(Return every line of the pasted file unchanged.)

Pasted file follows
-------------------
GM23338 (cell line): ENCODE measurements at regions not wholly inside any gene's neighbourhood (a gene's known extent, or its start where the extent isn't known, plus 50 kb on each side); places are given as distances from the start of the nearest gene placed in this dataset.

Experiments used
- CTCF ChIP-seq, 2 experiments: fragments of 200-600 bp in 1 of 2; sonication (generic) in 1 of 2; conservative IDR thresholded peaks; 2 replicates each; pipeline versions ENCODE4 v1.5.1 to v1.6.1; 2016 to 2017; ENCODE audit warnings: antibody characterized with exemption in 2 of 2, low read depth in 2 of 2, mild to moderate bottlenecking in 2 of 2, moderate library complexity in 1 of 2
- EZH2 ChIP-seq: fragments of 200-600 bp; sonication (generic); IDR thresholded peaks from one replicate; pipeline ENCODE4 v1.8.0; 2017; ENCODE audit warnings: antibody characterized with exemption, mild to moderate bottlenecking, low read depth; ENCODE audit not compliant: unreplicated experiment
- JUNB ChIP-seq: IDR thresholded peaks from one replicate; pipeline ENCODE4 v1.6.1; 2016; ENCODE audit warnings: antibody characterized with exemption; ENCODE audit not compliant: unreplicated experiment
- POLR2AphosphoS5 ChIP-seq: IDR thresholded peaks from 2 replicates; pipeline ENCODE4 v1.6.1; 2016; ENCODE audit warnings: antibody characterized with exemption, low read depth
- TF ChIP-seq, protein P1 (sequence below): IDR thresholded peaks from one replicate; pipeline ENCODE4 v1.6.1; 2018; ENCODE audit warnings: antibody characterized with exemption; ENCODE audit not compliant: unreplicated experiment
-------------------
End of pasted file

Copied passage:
GM23338 (cell line): ENCODE measurements at regions not wholly inside any gene's neighbourhood (a gene's known extent, or its start where the extent isn't known, plus 50 kb on each side); places are given as distances from the start of the nearest gene placed in this dataset.

Experiments used
- CTCF ChIP-seq, 2 experiments: fragments of 200-600 bp in 1 of 2; sonication (generic) in 1 of 2; conservative IDR thresholded peaks; 2 replicates each; pipeline versions ENCODE4 v1.5.1 to v1.6.1; 2016 to 2017; ENCODE audit warnings: antibody characterized with exemption in 2 of 2, low read depth in 2 of 2, mild to moderate bottlenecking in 2 of 2, moderate library complexity in 1 of 2
- EZH2 ChIP-seq: fragments of 200-600 bp; sonication (generic); IDR thresholded peaks from one replicate; pipeline ENCODE4 v1.8.0; 2017; ENCODE audit warnings: antibody characterized with exemption, mild to moderate bottlenecking, low read depth; ENCODE audit not compliant: unreplicated experiment
- JUNB ChIP-seq: IDR thresholded peaks from one replicate; pipeline ENCODE4 v1.6.1; 2016; ENCODE audit warnings: antibody characterized with exemption; ENCODE audit not compliant: unreplicated experiment
- POLR2AphosphoS5 ChIP-seq: IDR thresholded peaks from 2 replicates; pipeline ENCODE4 v1.6.1; 2016; ENCODE audit warnings: antibody characterized with exemption, low read depth
- TF ChIP-seq, protein P1 (sequence below): IDR thresholded peaks from one replicate; pipeline ENCODE4 v1.6.1; 2018; ENCODE audit warnings: antibody characterized with exemption; ENCODE audit not compliant: unreplicated experiment